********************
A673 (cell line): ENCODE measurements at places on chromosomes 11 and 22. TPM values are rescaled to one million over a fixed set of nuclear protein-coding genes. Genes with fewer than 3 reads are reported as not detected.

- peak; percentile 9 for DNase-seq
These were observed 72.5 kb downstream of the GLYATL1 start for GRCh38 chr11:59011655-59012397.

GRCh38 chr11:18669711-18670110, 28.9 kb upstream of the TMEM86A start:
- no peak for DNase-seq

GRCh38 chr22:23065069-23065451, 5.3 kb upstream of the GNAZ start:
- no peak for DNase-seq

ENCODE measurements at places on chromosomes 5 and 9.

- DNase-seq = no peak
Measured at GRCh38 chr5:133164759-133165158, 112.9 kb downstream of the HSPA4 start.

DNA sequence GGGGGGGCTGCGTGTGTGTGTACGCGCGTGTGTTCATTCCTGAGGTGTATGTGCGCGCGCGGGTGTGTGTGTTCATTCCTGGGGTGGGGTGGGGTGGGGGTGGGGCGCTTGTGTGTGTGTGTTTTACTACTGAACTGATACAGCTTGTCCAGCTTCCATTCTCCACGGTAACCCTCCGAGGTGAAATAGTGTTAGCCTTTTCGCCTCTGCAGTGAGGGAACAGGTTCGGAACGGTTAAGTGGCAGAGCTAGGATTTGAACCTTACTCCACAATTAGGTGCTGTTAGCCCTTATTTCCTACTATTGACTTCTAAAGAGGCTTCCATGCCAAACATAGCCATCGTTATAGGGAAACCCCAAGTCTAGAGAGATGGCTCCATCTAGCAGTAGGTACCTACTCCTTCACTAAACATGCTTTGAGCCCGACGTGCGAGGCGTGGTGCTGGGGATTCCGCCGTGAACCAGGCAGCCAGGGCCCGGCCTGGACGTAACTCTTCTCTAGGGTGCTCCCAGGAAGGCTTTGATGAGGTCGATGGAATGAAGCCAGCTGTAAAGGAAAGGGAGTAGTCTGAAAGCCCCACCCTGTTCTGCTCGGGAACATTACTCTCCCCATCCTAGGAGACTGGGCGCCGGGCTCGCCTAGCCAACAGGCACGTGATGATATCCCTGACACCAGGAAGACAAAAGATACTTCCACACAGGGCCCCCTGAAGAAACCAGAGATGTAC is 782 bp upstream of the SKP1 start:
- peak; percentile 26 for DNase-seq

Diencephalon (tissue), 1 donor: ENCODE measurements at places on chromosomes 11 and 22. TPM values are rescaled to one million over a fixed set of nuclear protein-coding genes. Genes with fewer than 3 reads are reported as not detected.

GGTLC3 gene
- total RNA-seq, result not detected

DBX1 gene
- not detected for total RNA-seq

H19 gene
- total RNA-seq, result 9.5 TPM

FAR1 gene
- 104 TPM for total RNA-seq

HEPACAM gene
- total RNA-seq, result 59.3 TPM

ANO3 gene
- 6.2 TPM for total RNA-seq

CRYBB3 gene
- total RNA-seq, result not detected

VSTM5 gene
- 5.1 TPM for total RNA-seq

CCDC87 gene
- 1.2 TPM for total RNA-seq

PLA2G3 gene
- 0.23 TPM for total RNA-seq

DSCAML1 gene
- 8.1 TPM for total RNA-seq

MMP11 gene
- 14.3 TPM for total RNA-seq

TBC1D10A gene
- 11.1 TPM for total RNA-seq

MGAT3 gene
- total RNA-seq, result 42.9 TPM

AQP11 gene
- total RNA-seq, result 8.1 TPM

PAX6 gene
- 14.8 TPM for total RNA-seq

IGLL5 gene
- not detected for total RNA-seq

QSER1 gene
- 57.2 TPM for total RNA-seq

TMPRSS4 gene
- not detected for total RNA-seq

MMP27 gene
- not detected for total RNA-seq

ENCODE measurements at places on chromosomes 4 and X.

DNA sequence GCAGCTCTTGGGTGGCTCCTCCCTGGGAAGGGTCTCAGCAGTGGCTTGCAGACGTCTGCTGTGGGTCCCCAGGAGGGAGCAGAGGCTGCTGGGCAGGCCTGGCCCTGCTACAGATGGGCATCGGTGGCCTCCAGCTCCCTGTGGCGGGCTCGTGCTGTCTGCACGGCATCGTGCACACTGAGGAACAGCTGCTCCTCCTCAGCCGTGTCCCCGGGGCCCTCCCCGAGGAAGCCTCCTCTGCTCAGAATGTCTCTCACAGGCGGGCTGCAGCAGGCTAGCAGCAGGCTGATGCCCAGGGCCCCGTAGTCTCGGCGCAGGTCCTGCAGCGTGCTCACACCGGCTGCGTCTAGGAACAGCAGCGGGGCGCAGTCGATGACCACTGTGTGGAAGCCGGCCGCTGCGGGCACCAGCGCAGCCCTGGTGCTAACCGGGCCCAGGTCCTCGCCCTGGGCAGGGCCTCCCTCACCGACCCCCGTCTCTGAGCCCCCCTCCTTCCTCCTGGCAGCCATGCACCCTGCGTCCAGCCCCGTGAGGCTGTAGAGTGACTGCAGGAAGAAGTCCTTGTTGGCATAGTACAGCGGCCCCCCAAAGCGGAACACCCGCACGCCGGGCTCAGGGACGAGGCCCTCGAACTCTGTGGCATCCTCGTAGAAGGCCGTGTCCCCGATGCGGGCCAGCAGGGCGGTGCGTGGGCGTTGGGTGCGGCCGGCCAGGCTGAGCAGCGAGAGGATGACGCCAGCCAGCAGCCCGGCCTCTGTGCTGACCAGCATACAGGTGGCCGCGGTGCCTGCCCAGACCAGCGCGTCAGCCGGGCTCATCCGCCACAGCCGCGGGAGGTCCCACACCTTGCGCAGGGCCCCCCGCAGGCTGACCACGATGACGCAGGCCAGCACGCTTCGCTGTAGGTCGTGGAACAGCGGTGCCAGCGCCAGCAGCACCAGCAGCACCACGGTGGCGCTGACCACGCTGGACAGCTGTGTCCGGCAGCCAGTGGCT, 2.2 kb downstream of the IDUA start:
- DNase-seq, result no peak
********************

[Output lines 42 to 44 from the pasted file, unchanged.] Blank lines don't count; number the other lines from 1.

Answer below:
AQP11 gene
- total RNA-seq, result 8.1 TPM

PAX6 gene